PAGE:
The space dedicated to storing the documents—whether in filing cabinets or dedicated storage room—can instead be used to drive revenue if an employee is occupying it. There isn’t a wait time with accessing these documents like with off site hard-copy storage, and companies no longer need to pay an employee dedicated specifically to managing, organizing, and re-filing records.
With a DMS on the other hand, storing and managing company documents becomes a one-time investment. Able to store millions of digital records without the associated accessibility issues, ongoing costs, or significant storage space of other strategies, a DMS can both streamline workflow and reduce the cost of document storage and management.
Designated Employee Document Management and Handling
Additionally, a document management system provides a consolidated document inventory for employees that’s accessible from their computers—removing the need for a designated employee to manage and file documents like with a paper-based document management policy.
The DMS works as a file manager itself—keeping all company documents organized and up-to-date with current file copies.
By taking out the hourly pay for what is essentially nothing more than a middle-man for the employees actually using documents for their work, eliminating employee document managers from the process can help to recoup the initial investment of a DMS.
“One At a Time” Document Access and Keeping Records Copies Up to Date
Besides helping to make document storage and management more cost-efficient, other key advantages to storing scanned documents in a DMS include its ability to improve the efficiency of work and keep time from being wasted by poor document management processes like not keeping documents up to date.
Accessing and using a stored document with a DMS allows multiple employees to view and access digital files simultaneously, rather than only one person being able to retrieve and use a paper document at a time.
Using a DMS doesn’t just provide the benefit of greater accessibility and making it faster and easier for users to use the same document for their individual daily work—it also makes it faster and easier to ensure that the most up to date documents are being stored and used.
Rather than multiple copies floating around with different information and edits being made, the single digital file in the DMS that’s used by various users is updated in real time, meaning common document management issues like version sprawl and maintaining security for multiple versions of sensitive information no longer need to plague companies.
How to Implement and Maintain Your DMS
When making the initial transition and eventually maintaining an effective DMS, there are a several steps which should be taken and kept in mind with the use of an electronic system for managing and storing records.
Here are some of the main processes to take when implementing a DMS:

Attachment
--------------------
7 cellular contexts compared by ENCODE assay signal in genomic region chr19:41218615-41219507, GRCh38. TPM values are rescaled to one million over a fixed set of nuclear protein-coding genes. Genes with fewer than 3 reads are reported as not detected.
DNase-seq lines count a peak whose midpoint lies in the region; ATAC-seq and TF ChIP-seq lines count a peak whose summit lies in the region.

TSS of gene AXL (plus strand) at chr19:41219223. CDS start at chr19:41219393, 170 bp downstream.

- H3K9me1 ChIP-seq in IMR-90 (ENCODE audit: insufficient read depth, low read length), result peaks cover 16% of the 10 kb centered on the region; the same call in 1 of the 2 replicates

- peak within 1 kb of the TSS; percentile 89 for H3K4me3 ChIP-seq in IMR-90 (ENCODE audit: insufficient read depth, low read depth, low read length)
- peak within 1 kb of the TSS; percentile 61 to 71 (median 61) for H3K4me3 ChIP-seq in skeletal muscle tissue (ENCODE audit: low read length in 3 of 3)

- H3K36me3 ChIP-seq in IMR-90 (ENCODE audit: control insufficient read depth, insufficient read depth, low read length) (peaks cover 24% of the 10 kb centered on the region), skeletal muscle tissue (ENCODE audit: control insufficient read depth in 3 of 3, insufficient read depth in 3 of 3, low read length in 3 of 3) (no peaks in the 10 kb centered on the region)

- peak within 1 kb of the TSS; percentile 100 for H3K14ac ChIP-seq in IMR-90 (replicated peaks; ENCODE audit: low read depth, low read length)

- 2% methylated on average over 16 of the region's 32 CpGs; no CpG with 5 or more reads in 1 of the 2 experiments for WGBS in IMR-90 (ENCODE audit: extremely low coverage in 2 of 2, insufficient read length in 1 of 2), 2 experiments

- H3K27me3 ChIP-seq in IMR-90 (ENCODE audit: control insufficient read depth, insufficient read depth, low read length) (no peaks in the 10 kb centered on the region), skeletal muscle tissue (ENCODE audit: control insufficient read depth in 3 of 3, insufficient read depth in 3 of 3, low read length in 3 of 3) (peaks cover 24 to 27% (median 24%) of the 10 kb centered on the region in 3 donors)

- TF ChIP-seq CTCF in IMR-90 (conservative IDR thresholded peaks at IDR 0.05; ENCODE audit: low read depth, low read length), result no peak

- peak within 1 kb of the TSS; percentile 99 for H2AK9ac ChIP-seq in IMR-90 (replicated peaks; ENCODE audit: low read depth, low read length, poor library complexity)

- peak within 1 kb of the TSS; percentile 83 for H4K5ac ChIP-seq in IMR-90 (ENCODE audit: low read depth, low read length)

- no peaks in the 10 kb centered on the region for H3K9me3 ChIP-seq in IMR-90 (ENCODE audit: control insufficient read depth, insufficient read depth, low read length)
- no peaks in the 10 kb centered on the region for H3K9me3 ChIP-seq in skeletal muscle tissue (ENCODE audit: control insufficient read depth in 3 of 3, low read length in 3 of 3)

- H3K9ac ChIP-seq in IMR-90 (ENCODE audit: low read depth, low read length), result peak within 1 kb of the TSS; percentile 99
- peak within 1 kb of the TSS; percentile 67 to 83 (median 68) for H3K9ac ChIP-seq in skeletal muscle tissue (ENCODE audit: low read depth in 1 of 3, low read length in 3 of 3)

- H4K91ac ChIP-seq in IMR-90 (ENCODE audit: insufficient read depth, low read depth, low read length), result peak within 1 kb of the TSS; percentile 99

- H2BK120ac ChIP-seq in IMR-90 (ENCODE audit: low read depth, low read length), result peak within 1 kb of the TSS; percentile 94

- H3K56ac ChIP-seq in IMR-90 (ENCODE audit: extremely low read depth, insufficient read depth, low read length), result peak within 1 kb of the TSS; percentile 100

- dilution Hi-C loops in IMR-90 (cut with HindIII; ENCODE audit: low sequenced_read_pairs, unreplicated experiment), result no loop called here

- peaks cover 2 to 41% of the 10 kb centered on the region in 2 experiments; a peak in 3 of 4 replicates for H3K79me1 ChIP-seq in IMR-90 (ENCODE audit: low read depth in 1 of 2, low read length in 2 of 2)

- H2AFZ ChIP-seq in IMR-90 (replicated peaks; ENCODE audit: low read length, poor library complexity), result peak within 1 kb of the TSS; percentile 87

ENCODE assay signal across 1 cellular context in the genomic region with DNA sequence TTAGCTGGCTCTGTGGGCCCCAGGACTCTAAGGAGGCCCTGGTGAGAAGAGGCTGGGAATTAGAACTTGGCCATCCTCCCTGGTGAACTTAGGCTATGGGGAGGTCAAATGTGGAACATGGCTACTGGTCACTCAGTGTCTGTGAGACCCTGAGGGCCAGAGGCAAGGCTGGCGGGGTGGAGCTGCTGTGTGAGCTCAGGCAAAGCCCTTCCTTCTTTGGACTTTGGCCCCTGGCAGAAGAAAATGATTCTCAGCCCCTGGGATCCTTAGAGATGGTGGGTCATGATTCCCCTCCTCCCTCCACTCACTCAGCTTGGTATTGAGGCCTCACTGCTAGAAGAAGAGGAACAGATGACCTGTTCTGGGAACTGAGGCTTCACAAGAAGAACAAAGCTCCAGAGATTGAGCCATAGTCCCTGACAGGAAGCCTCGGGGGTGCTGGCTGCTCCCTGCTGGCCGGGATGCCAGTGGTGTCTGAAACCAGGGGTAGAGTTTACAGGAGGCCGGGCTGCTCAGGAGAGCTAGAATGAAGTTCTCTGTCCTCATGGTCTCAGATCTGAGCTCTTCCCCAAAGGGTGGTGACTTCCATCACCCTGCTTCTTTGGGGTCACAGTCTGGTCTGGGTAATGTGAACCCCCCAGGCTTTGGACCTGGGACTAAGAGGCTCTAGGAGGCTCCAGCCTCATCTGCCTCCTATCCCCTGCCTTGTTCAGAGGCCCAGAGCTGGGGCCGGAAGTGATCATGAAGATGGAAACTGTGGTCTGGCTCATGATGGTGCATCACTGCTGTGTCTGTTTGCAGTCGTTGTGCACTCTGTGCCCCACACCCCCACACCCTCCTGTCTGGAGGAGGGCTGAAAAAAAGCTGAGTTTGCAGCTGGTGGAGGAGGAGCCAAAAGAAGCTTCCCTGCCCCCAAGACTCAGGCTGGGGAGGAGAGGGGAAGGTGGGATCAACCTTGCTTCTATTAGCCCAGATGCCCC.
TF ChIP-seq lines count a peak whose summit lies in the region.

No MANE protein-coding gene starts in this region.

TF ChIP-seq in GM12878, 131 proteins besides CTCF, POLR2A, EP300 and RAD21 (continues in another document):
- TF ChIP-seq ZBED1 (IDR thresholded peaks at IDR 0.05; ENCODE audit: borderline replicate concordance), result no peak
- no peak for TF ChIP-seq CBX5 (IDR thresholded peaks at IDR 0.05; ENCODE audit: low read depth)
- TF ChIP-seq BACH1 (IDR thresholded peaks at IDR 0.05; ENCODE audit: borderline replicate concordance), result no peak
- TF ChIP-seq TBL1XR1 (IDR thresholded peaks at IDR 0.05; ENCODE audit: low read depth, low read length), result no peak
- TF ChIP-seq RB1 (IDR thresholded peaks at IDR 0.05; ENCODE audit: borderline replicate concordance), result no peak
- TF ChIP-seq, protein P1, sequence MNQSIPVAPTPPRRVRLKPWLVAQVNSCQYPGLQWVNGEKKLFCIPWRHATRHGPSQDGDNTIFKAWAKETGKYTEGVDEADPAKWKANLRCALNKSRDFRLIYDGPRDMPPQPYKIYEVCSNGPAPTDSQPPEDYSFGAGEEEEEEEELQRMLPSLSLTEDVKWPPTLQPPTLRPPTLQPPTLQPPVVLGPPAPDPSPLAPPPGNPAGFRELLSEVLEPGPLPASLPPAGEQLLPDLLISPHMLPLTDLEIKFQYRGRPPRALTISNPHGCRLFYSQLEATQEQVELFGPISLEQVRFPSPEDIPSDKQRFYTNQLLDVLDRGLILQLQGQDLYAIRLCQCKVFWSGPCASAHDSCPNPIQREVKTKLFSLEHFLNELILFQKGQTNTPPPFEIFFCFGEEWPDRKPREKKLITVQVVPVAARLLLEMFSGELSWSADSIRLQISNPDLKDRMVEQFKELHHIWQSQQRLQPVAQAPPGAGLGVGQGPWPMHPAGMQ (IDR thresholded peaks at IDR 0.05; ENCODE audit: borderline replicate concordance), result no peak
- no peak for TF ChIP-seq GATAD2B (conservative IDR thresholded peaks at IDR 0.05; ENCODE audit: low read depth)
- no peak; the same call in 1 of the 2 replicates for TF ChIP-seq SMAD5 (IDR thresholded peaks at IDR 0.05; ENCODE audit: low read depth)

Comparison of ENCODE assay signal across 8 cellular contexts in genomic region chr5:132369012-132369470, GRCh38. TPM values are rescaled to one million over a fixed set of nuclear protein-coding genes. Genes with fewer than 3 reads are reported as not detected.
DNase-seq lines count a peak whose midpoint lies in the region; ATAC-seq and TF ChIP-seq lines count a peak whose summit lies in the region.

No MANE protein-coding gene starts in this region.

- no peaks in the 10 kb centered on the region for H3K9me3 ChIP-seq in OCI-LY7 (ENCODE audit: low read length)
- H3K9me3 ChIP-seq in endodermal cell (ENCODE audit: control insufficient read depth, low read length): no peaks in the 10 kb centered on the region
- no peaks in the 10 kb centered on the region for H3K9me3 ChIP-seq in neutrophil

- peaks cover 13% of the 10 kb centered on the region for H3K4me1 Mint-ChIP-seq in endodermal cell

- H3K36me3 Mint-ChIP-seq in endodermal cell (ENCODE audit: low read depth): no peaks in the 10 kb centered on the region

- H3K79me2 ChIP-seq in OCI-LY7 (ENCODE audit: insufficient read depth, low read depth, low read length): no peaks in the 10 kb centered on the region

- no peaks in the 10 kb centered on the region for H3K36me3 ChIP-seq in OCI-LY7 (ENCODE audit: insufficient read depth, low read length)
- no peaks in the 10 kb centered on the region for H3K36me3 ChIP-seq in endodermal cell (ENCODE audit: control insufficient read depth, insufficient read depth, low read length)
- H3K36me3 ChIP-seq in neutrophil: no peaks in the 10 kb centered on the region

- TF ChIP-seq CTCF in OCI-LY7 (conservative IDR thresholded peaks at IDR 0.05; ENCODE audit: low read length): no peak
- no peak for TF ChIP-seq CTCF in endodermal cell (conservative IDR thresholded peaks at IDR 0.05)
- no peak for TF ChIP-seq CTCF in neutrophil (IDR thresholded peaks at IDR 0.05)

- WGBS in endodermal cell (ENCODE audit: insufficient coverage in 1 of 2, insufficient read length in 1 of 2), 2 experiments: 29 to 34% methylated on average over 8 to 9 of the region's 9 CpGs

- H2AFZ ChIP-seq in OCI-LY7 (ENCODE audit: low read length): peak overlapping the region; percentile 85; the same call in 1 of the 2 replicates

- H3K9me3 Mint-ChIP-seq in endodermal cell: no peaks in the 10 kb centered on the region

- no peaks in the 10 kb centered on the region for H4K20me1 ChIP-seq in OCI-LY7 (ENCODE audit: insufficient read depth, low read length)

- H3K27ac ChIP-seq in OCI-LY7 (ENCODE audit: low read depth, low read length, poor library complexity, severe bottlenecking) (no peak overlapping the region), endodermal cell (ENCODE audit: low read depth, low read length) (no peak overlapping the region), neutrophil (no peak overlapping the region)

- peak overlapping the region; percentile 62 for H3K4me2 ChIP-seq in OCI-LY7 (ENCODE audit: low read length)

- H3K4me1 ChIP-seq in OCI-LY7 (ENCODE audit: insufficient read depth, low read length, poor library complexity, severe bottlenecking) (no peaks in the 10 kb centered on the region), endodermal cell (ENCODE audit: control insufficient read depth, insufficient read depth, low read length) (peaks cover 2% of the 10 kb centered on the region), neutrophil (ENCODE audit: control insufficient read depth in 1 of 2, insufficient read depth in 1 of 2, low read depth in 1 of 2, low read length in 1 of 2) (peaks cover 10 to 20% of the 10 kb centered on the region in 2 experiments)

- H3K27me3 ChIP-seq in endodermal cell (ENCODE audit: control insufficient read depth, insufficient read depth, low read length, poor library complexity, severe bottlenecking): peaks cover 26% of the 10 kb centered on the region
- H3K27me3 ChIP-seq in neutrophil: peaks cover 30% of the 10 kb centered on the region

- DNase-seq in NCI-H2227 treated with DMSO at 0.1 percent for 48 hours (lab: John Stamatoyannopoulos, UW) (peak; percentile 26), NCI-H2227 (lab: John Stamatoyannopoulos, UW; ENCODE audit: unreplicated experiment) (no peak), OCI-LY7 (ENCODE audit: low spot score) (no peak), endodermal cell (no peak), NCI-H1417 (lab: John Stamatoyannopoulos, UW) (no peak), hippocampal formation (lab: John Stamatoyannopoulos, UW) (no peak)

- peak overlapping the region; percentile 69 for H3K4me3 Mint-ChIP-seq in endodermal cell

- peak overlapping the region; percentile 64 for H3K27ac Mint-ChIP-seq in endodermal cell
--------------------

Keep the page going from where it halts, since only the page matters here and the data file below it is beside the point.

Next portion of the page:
- Scanning pre-existing paper records with OCR to be stored and easily used in digital format with the document management system.
- Shredding and destroying documents once digital copies are made, as old paper documents are no longer needed and only pose a risk for their security to be compromised by keeping them around.
- Adding and indexing electronic documents made using other company software packages like CSV spreadsheets in the DMS with other files.
- Setting controls for user accessibility restrictions and document redaction to protect sensitive information both in-house and if shared with outside organizations.
- Updating company document management policies for electronic systems like how employees should store documents in the DMS and adding retention periods.
- Integrating a day-forward scanning process once the DMS is up and running to continue adding paper files to the DMS as new documents are created or received.
While these are the basic steps you should be sure to take when implementing a DMS, there are various types of document management systems with additional features to suit individual companies. Ranging from the ability to integrate and export multiple file formats to enhanced search capabilities, a DMS can be implemented to meet virtually any business or industry’s document management needs.
Looking to Integrate a DMS With Your Document Management? Find a System to Suit Your Need With Record Nations
Proper document management practices and systems are crucial to keeping a company running smoothly, but with the help of a DMS, companies can make managing the workflow of information throughout the organization far less of a hassle.
At Record Nations, we specialize in helping companies in need of secure and effective document management strategies to find a system that suits their need. Partnering with a nationwide network of document scanning, storage, and shredding providers, we strive to ensure you have a range of options to meet your budget and requirements.
To get started with finding a suitable DMS for your company or to learn more about any of our available services, just give us a call at (866) 385-3706, or simply fill out the form at the right to get free quotes on document management systems today.
Additional Electronic Document Management Resources
Scanning documents and creating a paperless office provides invaluable boosts to work efficiency and productivity. When scanning and converting documents however, there are several different storage options such as a DMS or cloud storage. Find tips and insight on finding the ideal document storage and management system for your business here.